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Date: Tue, 1 May 2018 12:32:47 +1000
From: Patrick Oppenlander <>
Subject: Re: Some questions

On Tue, May 1, 2018 at 1:29 AM, Rich Felker <> wrote:
> On Mon, Apr 30, 2018 at 03:17:11PM +1000, Patrick Oppenlander wrote:
>> Last time I tried to LTO a C library I ran into this:
> I don't quite understand the issue as reported there. The example is
> defining abs in a way that could be self-referential in the absence of
> -fno-builtin or -ffreestanding (which implies -fno-builtin). But the
> use of -ffreestanding is always necessary to build a libc. This is in
> no way specific to LTO.

There were other related bugs:

It all boiled down to the case where gcc was emitting a runtime symbol
and couldn't resolve the reference at static link time.

I've just run through the various test cases and they appear to be
resolved in the gcc on this arch box (7.3.1).

> Anyway I don't think this issue affects musl but I'm not sure.

You're probably right.

> The issue I'm aware of is that the reference to _start_c from the
> top-level asm _start function is not seen by LTO. This should be
> possible to work around just by teaching configure to check if
> -fno-lto is supported, and if so having the Makefile pass it for crt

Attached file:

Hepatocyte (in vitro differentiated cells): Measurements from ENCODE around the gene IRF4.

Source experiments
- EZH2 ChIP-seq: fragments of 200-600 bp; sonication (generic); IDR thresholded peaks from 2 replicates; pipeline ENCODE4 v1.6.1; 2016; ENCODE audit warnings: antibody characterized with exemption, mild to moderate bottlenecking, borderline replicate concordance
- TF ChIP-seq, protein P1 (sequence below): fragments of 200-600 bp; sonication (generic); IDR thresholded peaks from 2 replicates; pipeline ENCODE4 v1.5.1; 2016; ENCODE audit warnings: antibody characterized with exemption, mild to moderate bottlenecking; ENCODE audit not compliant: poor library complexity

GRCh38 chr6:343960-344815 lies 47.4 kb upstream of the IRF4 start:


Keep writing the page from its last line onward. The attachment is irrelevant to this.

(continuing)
> files. But I'm skeptical that you'd get much benefit applying LTO to
> musl itself. It's known that you don't for producing a shared library
> (ppl have tested this), but static may fare better. In theory a really
> smart LTO could optimize out the whole floating point support from
> printf when all formst strings are literals and none contain %f's, but
> in practice none are anywhere near that smart.

Marking _start_c with __attribute__((used)) should also work.

In a static link LTO will also inline many trivial functions from the
C library which can reduce binary size and help with instruction cache
footprint & locality. I've had good results especially on targets with
small instruction caches executing in place.

Another benefit is constant propagation across the library boundary
which can also eliminate reasonable amounts of code.


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